Transferware Worldwide Lecture Series - And His Little Dog, Too: The Enoch Wood Pottery Memorialized on a Mug
Title: And His Little Dog, Too: The Enoch Wood Pottery Memorialized on a Mug
Lecturer: Angelika R. Kuettner, Associate Curator of Ceramics and Glass at the Colonial Williamsburg Foundation
(Members, please check your email in early January for the Zoom link to this lecture. Non-members are also welcome to view future Transferware Worldwide lectures: simply provide your email address to receive the Zoom links and news and information about future TCC programming.)
About the lecture: A recent addition to the collection of the Colonial Williamsburg Foundation provided the inspiration for this presentation about the prolific British potter, Enoch Wood. The charming child’s mug, transfer-printed in black, features an image of Wood and his son riding their horses, accompanied by their canine pet. Together, they view the family’s Burslem factory, humming with activity with smoke billowing from the bottle ovens, a testament to its success. This lecture will discuss the production of this prolific maker who supplied many American consumers, and will feature several transfer-printed wares used by Williamsburg residents in the early 1800’s.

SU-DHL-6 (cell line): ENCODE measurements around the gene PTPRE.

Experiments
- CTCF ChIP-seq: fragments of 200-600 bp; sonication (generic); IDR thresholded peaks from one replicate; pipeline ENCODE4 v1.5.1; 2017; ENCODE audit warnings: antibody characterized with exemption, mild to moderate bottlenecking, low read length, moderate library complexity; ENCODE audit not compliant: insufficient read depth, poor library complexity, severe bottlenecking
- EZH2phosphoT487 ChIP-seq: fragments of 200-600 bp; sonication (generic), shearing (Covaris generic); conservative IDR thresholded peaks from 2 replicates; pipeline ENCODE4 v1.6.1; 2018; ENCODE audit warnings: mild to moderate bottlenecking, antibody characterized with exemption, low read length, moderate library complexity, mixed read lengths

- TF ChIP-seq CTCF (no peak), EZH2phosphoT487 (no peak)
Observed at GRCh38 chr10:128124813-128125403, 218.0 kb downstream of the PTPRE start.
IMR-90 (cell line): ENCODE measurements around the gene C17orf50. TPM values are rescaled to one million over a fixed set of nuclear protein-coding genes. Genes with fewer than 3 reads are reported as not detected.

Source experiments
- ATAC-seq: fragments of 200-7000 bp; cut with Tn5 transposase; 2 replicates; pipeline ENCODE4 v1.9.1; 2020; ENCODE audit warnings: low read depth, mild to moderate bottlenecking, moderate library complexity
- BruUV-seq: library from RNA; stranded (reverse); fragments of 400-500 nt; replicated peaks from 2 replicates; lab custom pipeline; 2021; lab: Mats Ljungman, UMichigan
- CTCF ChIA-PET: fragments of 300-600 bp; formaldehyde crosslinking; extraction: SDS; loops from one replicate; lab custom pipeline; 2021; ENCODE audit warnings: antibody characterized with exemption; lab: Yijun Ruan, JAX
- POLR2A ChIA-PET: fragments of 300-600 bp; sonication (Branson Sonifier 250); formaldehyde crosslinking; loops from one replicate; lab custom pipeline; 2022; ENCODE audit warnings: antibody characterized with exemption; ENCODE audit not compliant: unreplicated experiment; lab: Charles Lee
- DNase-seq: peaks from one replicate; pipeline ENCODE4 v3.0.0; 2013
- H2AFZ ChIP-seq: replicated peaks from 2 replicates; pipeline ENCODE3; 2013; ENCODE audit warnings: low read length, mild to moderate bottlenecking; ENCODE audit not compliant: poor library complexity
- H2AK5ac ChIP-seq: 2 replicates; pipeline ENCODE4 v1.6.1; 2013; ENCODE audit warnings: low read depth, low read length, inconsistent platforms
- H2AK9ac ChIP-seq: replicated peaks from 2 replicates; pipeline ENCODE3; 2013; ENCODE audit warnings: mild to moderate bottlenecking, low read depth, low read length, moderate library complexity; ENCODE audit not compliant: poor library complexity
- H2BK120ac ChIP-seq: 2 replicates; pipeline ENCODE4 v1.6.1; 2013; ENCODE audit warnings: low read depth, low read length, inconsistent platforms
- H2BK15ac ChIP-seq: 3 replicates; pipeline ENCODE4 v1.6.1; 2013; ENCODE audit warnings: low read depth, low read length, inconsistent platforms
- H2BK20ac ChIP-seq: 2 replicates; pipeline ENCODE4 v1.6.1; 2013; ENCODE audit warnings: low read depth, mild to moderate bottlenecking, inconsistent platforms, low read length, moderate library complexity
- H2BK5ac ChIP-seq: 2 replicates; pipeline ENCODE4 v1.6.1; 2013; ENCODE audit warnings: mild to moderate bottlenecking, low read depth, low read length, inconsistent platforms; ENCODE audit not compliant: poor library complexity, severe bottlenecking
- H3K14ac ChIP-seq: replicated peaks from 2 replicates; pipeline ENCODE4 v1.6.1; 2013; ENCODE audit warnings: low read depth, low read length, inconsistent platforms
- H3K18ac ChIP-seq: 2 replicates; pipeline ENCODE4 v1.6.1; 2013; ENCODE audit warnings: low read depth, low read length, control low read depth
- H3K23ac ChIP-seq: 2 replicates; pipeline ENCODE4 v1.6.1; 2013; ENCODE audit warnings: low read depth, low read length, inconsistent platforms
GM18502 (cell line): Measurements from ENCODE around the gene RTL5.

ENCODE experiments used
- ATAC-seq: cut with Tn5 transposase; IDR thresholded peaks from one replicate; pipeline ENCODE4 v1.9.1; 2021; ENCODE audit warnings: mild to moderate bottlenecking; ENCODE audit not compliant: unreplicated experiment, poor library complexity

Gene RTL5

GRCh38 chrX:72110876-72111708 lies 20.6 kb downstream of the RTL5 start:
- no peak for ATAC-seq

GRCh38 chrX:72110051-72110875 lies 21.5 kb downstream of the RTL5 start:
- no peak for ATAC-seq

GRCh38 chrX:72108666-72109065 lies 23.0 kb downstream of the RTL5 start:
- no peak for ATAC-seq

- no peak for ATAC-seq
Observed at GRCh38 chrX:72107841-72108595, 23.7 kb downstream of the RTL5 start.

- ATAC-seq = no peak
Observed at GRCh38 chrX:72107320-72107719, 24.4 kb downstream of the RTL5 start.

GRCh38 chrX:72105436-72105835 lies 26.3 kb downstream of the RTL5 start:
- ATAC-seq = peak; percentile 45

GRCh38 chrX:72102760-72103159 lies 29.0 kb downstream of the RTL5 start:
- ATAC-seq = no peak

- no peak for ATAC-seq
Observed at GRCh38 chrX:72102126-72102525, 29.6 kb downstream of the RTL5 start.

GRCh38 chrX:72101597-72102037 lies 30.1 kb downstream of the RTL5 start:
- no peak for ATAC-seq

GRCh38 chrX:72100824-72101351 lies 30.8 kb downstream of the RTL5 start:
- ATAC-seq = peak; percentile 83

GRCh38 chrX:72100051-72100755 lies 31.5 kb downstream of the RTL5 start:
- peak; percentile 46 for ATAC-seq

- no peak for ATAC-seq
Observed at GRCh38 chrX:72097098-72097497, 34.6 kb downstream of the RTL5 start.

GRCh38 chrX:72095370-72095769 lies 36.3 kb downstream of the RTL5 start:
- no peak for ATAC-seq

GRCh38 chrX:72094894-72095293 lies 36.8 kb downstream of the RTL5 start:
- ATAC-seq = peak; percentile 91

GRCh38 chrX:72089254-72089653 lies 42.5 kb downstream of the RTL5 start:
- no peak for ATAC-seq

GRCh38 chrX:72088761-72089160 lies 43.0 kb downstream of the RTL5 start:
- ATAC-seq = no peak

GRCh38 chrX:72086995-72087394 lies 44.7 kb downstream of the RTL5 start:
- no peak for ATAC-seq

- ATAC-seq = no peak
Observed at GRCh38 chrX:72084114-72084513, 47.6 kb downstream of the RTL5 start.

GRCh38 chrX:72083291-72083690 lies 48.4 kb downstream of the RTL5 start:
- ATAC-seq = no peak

About the speaker: Angelika became associate curator of ceramics and glass at the Colonial Williamsburg Foundation (CWF) in 2019. She came to CWF in 2006 as a graduate student intern for the ceramics and glass department and joined the Foundation as an associate registrar in 2007. She was promoted to associate registrar for imaging and assistant curator of ceramics in 2011 and associate curator of ceramics in 2016. Prior to graduate school at William and Mary she worked for approximately three years as the curatorial assistant at the Reeves Center at Washington and Lee University. She is a proud fellow of the 2010 Attingham Trust Summer School and of the 2016 MESDA Summer Institute. Angelika was coeditor of the 2017 issue of Ceramics in America; she has published and spoken on many topics including the ceramic-manufacturing partnership of Benjamin Leigh and John Allman in 18th-century Boston, mended ceramics in colonial America, and silver lusterware in early 19th century America.